I was fortunate enough to see Apocalypse Now during its recent IMAX rerelease. It was advertised as the ”Final Cut,” like the release Blade Runner received on its 25th anniversary. But Coppola had already recut and rereleased the film 18 years ago, and this version completely removed one of the new scenes from Apocalypse Now: Redux. Finally, the legendary making of stories surrounding the film was already revealed in the documentary Heart of Darkness. Surely, an IMAX rerelease of Apocalypse Now was nothing more than a gimmick to commemorate its 40th anniversary and to make people forget that Francis Ford Coppola’s last major film release was 22 years ago.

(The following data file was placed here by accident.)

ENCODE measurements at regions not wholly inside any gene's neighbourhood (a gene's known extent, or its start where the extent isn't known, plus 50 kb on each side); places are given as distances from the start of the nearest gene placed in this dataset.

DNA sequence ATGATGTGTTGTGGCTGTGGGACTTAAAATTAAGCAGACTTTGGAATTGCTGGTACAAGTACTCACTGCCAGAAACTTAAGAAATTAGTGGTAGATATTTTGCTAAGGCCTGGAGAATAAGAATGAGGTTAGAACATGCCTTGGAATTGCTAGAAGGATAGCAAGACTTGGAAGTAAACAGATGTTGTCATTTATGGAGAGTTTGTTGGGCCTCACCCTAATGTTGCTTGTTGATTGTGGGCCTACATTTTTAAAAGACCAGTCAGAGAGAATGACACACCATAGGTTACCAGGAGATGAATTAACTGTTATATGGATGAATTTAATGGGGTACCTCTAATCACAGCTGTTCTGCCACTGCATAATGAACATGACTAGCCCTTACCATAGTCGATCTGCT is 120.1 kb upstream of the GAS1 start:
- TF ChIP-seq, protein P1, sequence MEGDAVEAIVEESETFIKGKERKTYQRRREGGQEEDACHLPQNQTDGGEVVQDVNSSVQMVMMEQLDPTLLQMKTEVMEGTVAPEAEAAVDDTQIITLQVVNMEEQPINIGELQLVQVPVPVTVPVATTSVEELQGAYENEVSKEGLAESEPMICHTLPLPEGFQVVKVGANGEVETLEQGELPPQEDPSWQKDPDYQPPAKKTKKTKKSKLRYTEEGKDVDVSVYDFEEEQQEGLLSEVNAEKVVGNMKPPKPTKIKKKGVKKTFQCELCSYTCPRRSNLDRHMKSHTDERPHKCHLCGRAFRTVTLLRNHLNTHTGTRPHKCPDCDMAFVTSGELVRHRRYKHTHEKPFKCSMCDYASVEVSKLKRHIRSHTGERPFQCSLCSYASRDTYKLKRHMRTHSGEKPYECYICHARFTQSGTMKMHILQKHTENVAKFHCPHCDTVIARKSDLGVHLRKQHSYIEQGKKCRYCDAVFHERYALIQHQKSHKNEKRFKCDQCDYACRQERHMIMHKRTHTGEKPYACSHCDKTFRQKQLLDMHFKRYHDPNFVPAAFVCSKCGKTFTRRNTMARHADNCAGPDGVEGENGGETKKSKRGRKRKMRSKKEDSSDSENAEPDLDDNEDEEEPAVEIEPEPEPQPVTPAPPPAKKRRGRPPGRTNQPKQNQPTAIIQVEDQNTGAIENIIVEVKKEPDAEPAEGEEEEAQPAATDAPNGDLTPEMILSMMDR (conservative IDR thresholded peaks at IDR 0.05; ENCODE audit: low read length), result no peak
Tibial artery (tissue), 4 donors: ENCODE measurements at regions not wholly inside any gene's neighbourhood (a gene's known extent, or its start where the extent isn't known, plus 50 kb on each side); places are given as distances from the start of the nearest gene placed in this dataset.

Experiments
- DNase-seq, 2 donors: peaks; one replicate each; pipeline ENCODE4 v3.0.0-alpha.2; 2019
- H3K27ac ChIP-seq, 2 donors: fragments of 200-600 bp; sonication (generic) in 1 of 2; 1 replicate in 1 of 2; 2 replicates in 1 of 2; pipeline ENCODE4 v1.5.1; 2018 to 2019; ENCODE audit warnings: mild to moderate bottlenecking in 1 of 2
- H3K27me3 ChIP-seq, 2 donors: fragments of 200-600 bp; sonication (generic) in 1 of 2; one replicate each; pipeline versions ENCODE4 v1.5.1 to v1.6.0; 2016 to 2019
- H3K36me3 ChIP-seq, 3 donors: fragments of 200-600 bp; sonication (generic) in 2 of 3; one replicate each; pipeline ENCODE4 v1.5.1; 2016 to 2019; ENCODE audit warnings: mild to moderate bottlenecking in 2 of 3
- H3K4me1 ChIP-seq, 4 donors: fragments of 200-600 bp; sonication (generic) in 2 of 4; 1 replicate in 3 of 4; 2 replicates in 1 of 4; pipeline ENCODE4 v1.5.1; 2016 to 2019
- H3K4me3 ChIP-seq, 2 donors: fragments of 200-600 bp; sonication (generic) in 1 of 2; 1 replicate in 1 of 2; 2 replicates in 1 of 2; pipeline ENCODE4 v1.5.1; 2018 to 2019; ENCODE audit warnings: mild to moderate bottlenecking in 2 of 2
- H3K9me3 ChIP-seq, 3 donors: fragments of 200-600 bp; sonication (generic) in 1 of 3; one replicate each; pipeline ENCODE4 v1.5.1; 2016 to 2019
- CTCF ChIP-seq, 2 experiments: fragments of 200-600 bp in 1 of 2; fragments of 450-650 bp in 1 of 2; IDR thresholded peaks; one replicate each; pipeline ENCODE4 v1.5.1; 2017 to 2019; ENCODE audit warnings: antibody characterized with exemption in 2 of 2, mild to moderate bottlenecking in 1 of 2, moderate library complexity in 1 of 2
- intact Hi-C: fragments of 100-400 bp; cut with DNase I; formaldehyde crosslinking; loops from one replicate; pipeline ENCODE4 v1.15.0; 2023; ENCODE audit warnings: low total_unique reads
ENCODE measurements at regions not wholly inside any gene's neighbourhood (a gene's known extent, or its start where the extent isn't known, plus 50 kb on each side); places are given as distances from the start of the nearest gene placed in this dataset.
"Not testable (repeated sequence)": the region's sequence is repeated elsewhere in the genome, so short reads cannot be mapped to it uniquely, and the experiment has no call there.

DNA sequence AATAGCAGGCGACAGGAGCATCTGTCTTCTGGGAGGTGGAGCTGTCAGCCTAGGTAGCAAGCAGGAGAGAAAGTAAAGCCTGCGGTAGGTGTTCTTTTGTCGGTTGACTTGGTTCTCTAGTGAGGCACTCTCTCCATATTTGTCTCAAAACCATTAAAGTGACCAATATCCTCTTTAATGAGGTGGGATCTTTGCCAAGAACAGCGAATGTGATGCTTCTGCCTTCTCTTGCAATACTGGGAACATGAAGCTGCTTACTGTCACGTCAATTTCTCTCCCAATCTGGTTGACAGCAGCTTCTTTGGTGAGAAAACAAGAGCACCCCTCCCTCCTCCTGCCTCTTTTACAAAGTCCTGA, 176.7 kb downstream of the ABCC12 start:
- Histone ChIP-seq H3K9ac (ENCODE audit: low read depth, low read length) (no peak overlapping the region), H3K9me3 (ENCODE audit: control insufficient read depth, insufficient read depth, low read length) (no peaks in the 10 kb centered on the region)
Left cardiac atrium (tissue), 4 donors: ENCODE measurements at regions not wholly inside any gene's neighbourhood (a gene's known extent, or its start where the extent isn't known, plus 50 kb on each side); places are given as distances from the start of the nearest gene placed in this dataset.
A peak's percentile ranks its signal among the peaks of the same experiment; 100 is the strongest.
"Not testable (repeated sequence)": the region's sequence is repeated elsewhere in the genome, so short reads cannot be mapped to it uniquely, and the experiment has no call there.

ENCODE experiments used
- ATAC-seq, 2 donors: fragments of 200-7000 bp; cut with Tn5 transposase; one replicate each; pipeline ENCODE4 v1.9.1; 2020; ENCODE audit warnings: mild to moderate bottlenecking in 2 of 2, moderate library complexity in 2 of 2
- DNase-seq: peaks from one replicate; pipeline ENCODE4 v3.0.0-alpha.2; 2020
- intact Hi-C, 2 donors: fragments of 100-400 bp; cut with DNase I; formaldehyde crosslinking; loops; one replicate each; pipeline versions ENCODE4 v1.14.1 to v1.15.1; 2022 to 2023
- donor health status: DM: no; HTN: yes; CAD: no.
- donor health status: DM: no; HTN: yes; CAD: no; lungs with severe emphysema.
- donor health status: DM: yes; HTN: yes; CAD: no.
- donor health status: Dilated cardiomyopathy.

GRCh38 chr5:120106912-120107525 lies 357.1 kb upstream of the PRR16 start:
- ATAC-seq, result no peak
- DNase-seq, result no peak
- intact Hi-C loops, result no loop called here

I was wrong. Seeing Apocalypse Now in IMAX was like watching a completely different film. Yes, the movie was effective when I first got the Complete Dossier version on DVD. But Apocalypse Now was always meant to be bigger than life. It was supposed to be seen on the biggest screen possible so viewers could really appreciate what war was like to the filmmakers. Seeing the movie on the big screen also highlighted the black comedy that was present in the film. The Flight of the Valkyries scene is now so loud that its overpowering and everything outside the helicopter attack seems meaningless. It makes Col. Kilgore’s obsession with surfing seem even more ridiculous. I could barely hear what he was saying over the bombs and the few words I did catch were worthless and pathetic. Seeing Apocalypse Now in IMAX was the first time I truly felt what Francis Ford Coppola wanted me to feel.